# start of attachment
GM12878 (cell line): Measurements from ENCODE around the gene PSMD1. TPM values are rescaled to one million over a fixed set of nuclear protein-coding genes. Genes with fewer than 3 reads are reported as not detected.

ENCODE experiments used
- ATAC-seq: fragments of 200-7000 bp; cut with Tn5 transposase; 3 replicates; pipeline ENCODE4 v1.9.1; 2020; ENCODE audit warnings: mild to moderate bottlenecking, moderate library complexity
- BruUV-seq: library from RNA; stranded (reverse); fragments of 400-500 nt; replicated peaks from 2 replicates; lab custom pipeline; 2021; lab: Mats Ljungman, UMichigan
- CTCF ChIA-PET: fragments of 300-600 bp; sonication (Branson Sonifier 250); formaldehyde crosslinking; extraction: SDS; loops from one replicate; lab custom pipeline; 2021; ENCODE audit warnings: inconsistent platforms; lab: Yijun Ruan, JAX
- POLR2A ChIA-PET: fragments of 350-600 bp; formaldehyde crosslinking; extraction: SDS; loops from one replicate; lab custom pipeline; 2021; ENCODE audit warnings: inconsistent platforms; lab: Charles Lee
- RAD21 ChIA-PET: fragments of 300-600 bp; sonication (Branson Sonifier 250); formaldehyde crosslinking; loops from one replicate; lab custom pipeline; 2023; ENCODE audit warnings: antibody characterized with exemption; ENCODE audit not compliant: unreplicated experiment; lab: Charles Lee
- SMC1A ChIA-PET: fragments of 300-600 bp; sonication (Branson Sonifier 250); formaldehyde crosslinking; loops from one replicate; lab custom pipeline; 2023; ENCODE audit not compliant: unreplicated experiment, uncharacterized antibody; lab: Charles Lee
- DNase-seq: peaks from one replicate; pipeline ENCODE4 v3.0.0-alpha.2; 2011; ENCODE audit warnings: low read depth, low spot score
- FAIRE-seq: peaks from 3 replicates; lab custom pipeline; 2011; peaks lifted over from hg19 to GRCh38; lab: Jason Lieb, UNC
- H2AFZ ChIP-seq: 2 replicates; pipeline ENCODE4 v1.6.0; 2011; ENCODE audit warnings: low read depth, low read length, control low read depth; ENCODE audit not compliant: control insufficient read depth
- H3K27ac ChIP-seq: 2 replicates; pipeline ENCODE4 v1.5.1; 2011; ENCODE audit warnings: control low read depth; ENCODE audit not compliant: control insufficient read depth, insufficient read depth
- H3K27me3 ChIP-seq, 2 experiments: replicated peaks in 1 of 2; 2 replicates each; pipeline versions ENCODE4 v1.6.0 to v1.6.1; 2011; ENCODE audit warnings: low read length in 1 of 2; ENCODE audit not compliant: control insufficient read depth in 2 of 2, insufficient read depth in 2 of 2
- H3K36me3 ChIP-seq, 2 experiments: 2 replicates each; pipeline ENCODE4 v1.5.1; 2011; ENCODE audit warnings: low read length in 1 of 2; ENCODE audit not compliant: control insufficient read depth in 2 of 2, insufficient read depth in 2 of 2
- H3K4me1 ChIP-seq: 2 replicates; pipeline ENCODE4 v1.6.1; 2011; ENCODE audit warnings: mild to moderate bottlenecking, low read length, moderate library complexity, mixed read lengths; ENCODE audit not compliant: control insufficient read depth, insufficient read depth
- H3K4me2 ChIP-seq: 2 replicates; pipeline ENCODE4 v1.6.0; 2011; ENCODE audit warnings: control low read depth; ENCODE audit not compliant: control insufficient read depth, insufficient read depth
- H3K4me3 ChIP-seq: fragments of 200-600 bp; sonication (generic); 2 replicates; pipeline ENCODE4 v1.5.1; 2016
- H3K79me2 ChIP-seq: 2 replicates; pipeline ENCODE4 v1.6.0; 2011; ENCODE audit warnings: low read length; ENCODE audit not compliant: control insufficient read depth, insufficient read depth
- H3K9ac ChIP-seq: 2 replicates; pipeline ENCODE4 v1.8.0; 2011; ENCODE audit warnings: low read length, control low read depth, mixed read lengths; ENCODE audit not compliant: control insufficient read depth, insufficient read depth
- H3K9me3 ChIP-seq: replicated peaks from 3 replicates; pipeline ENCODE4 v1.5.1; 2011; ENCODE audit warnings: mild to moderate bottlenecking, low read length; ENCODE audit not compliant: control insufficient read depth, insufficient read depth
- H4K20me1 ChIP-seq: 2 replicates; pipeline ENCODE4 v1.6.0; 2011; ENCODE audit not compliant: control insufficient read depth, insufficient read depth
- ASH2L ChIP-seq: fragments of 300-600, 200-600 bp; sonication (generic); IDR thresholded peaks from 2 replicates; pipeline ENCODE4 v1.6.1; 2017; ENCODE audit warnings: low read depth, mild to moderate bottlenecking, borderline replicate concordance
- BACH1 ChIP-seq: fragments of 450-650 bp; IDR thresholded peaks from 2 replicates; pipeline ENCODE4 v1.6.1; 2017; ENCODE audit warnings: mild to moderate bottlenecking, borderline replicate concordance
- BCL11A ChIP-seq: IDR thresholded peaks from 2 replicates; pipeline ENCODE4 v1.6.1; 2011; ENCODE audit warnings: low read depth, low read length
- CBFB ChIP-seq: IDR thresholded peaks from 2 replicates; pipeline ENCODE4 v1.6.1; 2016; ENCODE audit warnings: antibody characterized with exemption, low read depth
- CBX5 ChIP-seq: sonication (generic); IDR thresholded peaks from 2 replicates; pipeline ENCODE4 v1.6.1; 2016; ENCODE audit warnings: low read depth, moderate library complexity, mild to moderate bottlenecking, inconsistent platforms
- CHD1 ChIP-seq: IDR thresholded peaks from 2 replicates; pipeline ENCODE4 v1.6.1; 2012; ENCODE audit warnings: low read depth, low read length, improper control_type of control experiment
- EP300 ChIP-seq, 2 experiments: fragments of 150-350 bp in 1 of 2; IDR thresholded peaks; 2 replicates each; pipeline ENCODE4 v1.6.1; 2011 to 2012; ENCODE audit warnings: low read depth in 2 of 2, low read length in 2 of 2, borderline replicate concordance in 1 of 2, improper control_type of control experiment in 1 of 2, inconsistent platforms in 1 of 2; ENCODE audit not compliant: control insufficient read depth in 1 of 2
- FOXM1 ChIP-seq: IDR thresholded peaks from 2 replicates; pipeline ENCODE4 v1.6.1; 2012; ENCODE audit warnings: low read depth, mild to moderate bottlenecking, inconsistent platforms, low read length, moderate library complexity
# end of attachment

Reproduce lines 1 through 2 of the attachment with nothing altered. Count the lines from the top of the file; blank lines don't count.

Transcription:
GM12878 (cell line): Measurements from ENCODE around the gene PSMD1. TPM values are rescaled to one million over a fixed set of nuclear protein-coding genes. Genes with fewer than 3 reads are reported as not detected.

ENCODE experiments used